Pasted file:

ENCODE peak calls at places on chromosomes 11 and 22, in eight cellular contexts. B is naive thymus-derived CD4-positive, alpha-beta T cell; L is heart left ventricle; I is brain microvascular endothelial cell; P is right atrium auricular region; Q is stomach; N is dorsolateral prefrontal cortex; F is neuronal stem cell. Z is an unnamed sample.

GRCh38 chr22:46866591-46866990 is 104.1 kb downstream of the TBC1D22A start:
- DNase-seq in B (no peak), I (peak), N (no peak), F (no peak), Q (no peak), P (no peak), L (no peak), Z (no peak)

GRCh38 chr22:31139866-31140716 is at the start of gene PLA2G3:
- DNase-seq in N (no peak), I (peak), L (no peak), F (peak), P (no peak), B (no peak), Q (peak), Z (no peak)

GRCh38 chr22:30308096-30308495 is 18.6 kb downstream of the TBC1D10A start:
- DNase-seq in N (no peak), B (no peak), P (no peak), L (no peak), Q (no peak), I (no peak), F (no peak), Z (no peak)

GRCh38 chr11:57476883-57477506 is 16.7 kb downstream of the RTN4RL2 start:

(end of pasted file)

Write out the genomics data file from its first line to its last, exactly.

ENCODE peak calls at places on chromosomes 11 and 22, in eight cellular contexts. B is naive thymus-derived CD4-positive, alpha-beta T cell; L is heart left ventricle; I is brain microvascular endothelial cell; P is right atrium auricular region; Q is stomach; N is dorsolateral prefrontal cortex; F is neuronal stem cell. Z is an unnamed sample.

GRCh38 chr22:46866591-46866990 is 104.1 kb downstream of the TBC1D22A start:
- DNase-seq in B (no peak), I (peak), N (no peak), F (no peak), Q (no peak), P (no peak), L (no peak), Z (no peak)

GRCh38 chr22:31139866-31140716 is at the start of gene PLA2G3:
- DNase-seq in N (no peak), I (peak), L (no peak), F (peak), P (no peak), B (no peak), Q (peak), Z (no peak)

GRCh38 chr22:30308096-30308495 is 18.6 kb downstream of the TBC1D10A start:
- DNase-seq in N (no peak), B (no peak), P (no peak), L (no peak), Q (no peak), I (no peak), F (no peak), Z (no peak)

GRCh38 chr11:57476883-57477506 is 16.7 kb downstream of the RTN4RL2 start: